Monday, January 18, 2010

Cue, Not to Be Confused with Billiards

There is a moment of excited limbo when you, as an actor, are standing somewhere in the wings, waiting to go on, the delicious process of drainage at work, removing from you all the motives and responses of the you of birth and growth, allowing you to become filled with the you of character, aware of an agenda and expectations, When you are writing fiction, this particular sense is best seen as a cup of coffee with an exponent sign hovering above it because it is often impossible to gauge just how intense and exciting this feeling of being about-to-go-on is. There are occasional moments in real life when you feel such a moment, say in that brief second before you open the door to a classroom, or when you are about to join friends, or indeed when you are about to enter a shard of time that will be all yours, without interruption, to do what you will as the whim takes you. Perhaps Sally will be there, sleeping or watching some focus of stimulation, but perhaps you will be entirely alone, ready to walk-on into an adventure.


Your most vivid memory of such about-to moments goes well back into the 60s when, for a time, you were an extra, working at CBS TV Studios on Fairfax Avenue near Beverly, not yet at the stage of being given lines to deliver, more often than not being a part of a background. You forget the actual drama of the incident because the incident was its own drama. You were an extra in a Playhouse 90 production, a ninety-minute drama in which you had a number of appearances, all of which required you to move quickly from one set to another, often through narrow, poorly lit aisle-ways. The incident began when you made a wrong turn, from which everything about you was a disconnect. You were hopelessly lost. In the rehearsals, you'd judged the amount of time you needed to get from one set to another, thereupon to become a passenger in an elevator or a group of individuals leaving a courtroom, or an individual seated at a bar, staring longingly at the splendid actress, Kim Hunter. But you were lost and the inner clock was ticking. You made what you hoped was a turn that would get you out of terra incognita and into some familiarity, but instead, you came face to face with an icon. Standing there, moodily watching the progress of the story on a monitor was the great stone face of all time, the silent film icon, Buster Keaton. "Don't worry, kid," he told you. "We all get lost once in a while." You hesitated, wanting to convey your respect and admiration. "No time for that, kid," he said. "Keep looking for your way. The cue is everything."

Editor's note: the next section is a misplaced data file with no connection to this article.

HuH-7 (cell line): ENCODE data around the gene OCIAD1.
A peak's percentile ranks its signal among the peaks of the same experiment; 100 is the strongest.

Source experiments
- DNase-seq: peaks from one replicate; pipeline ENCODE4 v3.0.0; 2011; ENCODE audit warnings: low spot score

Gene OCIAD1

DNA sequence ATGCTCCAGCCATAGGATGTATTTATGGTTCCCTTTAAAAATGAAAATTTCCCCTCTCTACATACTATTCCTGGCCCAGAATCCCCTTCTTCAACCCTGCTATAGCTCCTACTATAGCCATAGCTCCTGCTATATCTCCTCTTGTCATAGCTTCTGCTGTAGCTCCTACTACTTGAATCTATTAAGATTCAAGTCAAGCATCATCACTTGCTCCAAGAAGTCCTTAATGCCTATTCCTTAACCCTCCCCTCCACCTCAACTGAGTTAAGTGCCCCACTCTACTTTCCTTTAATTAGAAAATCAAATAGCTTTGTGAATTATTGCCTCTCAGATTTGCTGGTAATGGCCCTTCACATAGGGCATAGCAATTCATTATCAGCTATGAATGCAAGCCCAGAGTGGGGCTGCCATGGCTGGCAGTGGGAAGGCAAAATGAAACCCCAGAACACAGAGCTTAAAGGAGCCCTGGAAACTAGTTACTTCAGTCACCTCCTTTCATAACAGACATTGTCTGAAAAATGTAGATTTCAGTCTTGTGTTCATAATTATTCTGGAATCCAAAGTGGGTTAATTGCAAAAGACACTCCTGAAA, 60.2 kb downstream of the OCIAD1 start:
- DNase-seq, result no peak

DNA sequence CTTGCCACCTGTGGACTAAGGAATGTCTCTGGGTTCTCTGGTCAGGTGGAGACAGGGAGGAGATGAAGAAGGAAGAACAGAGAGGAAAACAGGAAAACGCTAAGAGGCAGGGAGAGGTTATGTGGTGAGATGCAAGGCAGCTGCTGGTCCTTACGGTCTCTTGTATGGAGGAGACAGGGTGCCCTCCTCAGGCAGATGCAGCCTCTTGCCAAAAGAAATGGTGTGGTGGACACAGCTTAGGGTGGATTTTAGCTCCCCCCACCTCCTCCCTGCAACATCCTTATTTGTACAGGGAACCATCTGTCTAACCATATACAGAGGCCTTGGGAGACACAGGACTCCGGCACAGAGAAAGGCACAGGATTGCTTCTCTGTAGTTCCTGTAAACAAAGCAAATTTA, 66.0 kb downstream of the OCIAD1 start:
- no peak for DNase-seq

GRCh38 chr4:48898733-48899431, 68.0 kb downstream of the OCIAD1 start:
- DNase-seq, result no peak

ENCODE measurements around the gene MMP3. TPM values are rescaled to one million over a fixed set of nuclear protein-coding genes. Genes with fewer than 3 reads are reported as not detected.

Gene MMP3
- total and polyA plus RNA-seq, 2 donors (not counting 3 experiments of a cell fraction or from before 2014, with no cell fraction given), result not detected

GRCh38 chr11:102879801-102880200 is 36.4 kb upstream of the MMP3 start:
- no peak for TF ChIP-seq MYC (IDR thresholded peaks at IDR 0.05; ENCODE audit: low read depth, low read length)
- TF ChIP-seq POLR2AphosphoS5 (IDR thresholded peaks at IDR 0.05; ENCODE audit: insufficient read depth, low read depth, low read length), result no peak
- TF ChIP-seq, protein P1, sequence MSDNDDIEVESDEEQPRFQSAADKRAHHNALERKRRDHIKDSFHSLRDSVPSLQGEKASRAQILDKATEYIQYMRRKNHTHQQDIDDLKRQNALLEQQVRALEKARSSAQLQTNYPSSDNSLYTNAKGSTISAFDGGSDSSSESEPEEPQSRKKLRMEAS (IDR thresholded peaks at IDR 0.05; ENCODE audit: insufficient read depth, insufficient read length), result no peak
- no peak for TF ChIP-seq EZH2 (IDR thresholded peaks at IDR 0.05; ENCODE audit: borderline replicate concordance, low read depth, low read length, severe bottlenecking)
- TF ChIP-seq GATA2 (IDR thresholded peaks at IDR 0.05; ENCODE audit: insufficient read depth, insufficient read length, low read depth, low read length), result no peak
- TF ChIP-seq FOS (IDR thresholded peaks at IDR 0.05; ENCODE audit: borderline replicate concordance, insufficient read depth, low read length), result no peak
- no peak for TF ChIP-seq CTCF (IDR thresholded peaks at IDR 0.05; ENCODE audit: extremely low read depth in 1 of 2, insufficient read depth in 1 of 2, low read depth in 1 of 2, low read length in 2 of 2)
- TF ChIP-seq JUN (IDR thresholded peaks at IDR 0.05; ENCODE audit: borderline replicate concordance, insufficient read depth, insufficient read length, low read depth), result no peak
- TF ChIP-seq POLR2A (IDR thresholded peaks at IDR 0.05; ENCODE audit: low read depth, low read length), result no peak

You have been lost more than once, sometimes in search of the cue, wondering if you would ever learn it.

Standing in the limbo before entering your scene is daunting; if you think about what you are doing, it could easily be an invitation to stage fright and that awful sense of being out there before an audience with neither cue nor clue. Watching the recent film Up in the Air, you did not at first relate to the growing feeling of discomfort when George Clooney, in character, stood before a seminar and began inviting his audience to see a backpack. The feeling of discomfort reached its acme when he paused before another-but-similar audience, his own disconnect between cues tugging at him. The way his and your careers have gone, it is unlikely that you will ever meet him as and in the context of your meeting with Buster Keaton, but seeing the film was a lovely redux of what has become a way of life and of looking at events.

Keep looking for your way.

Smile when you find it.

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